Tempcontrol 37-2 digital Leica microsystems 11521719 Automated temperature control for incubation chamber
Gentmycin sulphate Carl Roth 0233.4 Gentamycin
Oxytetracylin dihydrate Sigma Aldrich 201-212-8 Oxytetracyclin
Kanamycin sulphate Carl Roth T832.3 Kanamycin
Filtropur BT25 0.2 bottle top filter Sarstedt 831,822,101 Bottle top filter for sterilization of buffers
Deckgläser VWR 630-1592 Glass cover slip (60 x 22 mm, thickness: 0.7 mm)
Seakem LE agarose Lonza 50004 Agarose for microscopy slides
Leica Metamorph AF Leica microsystems 11640901 Microscope control software and software for picture analysis
Tetraspeck Microsperes, 0.5 µm ThermoFisher T7281 Fluorescent microspheres
petri dish Greiner Bio-one 688102 120 mm x 120 mm x 17 mm squared petri dish for agarose pads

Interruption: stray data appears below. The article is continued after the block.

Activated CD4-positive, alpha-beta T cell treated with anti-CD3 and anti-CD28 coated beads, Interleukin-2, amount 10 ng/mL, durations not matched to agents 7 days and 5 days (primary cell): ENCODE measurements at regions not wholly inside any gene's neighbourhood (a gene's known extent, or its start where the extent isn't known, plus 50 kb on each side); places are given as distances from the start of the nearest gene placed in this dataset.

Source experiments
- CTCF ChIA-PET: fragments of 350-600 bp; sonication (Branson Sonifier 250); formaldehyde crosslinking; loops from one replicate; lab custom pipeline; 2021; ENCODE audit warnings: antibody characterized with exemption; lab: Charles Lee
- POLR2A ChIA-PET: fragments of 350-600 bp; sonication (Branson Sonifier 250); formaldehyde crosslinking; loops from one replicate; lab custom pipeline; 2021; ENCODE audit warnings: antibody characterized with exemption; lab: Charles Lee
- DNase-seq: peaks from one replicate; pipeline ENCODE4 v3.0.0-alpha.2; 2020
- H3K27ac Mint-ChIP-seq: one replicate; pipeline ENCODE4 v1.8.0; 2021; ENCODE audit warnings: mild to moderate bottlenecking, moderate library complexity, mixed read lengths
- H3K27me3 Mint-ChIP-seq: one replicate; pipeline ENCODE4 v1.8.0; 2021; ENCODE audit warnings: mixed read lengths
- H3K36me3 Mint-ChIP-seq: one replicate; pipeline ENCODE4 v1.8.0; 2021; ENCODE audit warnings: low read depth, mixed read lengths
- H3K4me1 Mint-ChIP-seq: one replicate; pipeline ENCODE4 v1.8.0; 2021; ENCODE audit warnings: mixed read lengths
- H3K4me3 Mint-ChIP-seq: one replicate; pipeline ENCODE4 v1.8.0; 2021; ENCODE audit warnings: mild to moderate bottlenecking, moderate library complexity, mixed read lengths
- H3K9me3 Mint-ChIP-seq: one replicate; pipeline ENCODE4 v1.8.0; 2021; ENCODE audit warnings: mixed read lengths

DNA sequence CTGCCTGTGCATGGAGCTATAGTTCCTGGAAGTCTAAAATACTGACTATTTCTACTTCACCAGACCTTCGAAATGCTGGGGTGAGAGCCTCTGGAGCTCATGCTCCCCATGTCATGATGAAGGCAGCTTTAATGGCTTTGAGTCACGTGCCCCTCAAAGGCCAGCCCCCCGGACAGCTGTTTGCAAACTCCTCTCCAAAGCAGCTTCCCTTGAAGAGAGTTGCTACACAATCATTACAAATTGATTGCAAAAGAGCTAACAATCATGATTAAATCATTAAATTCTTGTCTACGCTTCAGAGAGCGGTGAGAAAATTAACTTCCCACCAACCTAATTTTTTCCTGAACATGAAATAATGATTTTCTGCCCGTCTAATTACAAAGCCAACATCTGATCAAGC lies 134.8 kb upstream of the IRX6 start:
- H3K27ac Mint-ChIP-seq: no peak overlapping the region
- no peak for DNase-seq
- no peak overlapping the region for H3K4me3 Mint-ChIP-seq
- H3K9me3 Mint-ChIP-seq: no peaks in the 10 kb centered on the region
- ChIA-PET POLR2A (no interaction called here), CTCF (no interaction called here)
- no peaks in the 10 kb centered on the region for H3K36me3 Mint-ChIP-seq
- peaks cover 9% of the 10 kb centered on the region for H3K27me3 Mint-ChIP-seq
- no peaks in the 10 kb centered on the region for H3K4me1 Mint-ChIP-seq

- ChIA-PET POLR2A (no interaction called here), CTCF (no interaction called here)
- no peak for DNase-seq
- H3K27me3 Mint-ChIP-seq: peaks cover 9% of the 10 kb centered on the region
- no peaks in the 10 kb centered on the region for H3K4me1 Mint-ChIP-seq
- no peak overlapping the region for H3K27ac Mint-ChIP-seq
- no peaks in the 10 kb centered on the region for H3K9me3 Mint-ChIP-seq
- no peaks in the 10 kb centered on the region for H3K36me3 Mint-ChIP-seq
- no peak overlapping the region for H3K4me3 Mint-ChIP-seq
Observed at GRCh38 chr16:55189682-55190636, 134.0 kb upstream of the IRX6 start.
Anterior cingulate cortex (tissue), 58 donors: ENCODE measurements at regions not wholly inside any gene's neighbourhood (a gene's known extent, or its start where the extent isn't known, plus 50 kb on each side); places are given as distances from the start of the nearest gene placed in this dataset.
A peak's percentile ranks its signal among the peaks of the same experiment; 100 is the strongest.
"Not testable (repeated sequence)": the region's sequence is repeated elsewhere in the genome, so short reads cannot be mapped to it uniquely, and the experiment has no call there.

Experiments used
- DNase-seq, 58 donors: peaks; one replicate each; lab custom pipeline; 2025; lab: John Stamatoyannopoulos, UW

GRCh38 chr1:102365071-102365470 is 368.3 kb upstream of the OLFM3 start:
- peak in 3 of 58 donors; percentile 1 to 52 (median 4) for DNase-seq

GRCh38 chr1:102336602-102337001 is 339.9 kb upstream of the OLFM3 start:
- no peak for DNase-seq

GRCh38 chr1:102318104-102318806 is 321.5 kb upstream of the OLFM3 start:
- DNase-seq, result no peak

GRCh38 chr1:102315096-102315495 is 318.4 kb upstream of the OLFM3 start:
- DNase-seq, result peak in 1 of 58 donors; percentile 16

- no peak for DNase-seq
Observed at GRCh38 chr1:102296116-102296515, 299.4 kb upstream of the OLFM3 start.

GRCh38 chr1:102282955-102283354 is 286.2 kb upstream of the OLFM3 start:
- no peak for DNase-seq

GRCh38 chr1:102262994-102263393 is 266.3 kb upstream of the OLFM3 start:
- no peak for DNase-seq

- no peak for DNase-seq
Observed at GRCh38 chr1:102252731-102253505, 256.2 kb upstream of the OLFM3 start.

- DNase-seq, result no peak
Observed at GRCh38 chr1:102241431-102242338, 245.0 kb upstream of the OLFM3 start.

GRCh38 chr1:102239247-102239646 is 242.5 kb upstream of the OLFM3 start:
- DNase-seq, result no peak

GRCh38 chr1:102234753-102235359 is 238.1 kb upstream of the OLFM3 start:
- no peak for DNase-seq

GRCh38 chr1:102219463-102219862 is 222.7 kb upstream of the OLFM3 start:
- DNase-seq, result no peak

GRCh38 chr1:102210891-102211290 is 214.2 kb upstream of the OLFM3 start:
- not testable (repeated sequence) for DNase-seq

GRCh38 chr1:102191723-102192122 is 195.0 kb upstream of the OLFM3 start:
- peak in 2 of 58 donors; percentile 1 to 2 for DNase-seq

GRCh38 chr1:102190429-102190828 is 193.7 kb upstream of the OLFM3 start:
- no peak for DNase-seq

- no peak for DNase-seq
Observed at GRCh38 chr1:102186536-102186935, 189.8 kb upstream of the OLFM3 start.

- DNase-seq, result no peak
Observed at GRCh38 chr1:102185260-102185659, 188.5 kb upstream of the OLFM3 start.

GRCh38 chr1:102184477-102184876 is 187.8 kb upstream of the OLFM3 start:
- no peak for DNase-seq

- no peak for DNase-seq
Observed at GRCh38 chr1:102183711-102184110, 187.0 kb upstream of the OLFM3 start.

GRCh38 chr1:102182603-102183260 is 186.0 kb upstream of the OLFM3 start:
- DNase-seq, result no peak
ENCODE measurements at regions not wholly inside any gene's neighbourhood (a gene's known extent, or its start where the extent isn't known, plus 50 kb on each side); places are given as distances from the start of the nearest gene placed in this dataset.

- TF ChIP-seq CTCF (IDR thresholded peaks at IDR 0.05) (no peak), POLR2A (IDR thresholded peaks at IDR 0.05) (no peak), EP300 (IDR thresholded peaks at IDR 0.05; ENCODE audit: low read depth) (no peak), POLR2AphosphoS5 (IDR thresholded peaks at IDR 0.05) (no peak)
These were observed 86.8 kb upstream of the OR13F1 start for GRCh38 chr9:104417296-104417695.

BD Bacto Casitone Becton Dickinson 225930 Casitone
Parafilm M VWR 291-1213 Parafilm
Tris(hydroxymethyl)-aminomethane Carl Roth AE15.2 Tris
Magnesium sulphate heptahydrate Carl Roth P027.2 Magnesium sulphate
Potassium dihydrogen phosphate p.a. Carl Roth 3904.1 Potassium dihydrogen phosphate
1% CTT medium: 1 % (w/v) BD Bacto™ casitone, 10 mM Tris-HCl ph 8.0, 1 mM potassium phosphate buffer pH 7.6, 8 mM MgSO4 Cultivation medium for M.xanthus
TPM buffer: 10 mM Tris-HCl ph 8.0, 1 mM potassium phosphate buffer pH 7.6, 8 mM MgSO4 Buffer for preparation of microscopy slides for M.xanthus